Robb: Lepto was a bacterium.
Robb: Yeah, yeah.
Nicki: Well, anyway, we can discuss that later, but-
Robb: Interesting nonetheless.
Nicki: Interesting nonetheless, yep. I’m trying to think of what else we have up front here in the show. We are going to spend the weekend in Missoula for a little-
Robb: Picks and locks.
Nicki: Picks and locks seminar, ankle picks and wristlocks. So our coach, Travis Davidson here in Kalispell is traveling to the SBG gym in Missoula to do this seminar and Travis is notorious for wristlocking any wrists he can get a hand on, and Robb also can be that asshole who tries to wristlock you every moment he has a chance. Sometimes in the morning I wake up and I go to give him a hug and if I put my hand on his chest, he tries to wristlock me.
Robb: I go slow.
Robb: I go slow.
Nicki: Anyway, so I’m excited to learn a little bit of this magic so that I can retaliate only on the appropriate people who deserve it of course, because-
Robb: Which, clearly I am At the top of that list.
Nicki: Wristlocks are mean and dirty and I don’t know if I call them like good Jiu-jitsu. Assholes do them and yes, that means I’m calling my coach an. Sometimes, not all the time.
Robb: I think he would own that. I think he would own that.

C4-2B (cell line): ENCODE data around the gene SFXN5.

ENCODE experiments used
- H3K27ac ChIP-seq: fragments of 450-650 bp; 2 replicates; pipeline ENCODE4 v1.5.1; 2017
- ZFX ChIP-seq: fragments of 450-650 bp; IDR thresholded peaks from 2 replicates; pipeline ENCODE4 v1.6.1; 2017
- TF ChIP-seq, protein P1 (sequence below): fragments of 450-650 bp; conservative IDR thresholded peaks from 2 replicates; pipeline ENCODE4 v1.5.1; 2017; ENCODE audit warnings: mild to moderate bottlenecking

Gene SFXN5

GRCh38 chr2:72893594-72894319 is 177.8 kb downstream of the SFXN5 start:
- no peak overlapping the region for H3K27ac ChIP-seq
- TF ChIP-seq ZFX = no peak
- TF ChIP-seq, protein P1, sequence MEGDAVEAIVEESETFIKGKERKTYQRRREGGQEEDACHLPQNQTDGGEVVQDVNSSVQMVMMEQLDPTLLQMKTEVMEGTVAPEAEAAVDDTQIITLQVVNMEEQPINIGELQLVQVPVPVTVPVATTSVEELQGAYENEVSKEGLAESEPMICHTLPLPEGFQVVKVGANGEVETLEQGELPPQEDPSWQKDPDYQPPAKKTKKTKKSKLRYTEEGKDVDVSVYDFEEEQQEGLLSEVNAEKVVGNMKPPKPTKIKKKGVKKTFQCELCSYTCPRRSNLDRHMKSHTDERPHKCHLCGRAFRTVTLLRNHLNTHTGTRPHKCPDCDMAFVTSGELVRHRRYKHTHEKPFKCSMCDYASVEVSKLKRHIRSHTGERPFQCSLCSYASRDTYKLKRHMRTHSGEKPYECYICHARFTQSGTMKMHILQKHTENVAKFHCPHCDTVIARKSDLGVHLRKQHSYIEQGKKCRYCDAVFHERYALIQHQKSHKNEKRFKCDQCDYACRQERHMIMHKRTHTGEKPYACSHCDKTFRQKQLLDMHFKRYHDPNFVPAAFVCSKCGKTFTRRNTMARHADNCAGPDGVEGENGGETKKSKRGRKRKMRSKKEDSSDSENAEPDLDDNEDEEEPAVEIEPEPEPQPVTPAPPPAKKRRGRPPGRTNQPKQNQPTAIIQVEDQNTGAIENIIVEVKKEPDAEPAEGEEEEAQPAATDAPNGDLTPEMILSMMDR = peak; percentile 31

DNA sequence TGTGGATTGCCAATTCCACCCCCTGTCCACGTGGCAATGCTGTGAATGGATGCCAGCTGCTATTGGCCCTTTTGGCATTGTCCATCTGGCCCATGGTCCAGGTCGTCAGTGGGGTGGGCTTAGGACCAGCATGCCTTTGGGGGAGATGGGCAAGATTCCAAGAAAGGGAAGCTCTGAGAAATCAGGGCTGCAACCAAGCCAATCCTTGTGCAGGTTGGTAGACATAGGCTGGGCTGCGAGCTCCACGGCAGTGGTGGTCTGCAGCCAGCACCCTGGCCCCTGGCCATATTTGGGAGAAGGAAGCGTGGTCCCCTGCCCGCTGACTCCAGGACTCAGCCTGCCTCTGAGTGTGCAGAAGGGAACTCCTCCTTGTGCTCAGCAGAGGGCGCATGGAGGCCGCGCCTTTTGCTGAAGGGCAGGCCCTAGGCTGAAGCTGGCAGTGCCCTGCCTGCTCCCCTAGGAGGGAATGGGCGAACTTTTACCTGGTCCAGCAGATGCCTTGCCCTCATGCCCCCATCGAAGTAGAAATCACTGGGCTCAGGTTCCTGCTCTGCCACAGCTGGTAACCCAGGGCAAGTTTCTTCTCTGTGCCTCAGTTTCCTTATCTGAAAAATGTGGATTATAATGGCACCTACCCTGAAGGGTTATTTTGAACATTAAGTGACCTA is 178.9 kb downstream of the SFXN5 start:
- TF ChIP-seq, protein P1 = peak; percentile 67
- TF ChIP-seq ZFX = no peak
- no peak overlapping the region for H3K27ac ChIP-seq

Nicki: Yeah. Anyway, so that’s that. Let’s see, I have a note here from Jack, Jack Rustin, one of our moderators inside the Healthy Rebellion who had a comment on our question from Jason last week regarding his blood glucose situation, and we did have a couple of people that wrote in with different thoughts, but this one from Jack was pretty good, so I wanted to read that to you all. He says, “You guys alluded to this, but what I’m thinking about specifically is a situation where those high carb meals are also the ones that include dairy, some butter on the potato, cream or yogurt with the fruit, et cetera, et cetera. If there’s a reaction there, it certainly could provoke a stress response mediated glucose surge. I’ve seen this in a recent client with gluten. Even tiny amounts of bread would elicit a huge spike in subsequent reactive hypo.” Hypoglycemia. “Might be worth trying an experiment with pure glucose powder added to a known good meal to see if that behaves in a different way.”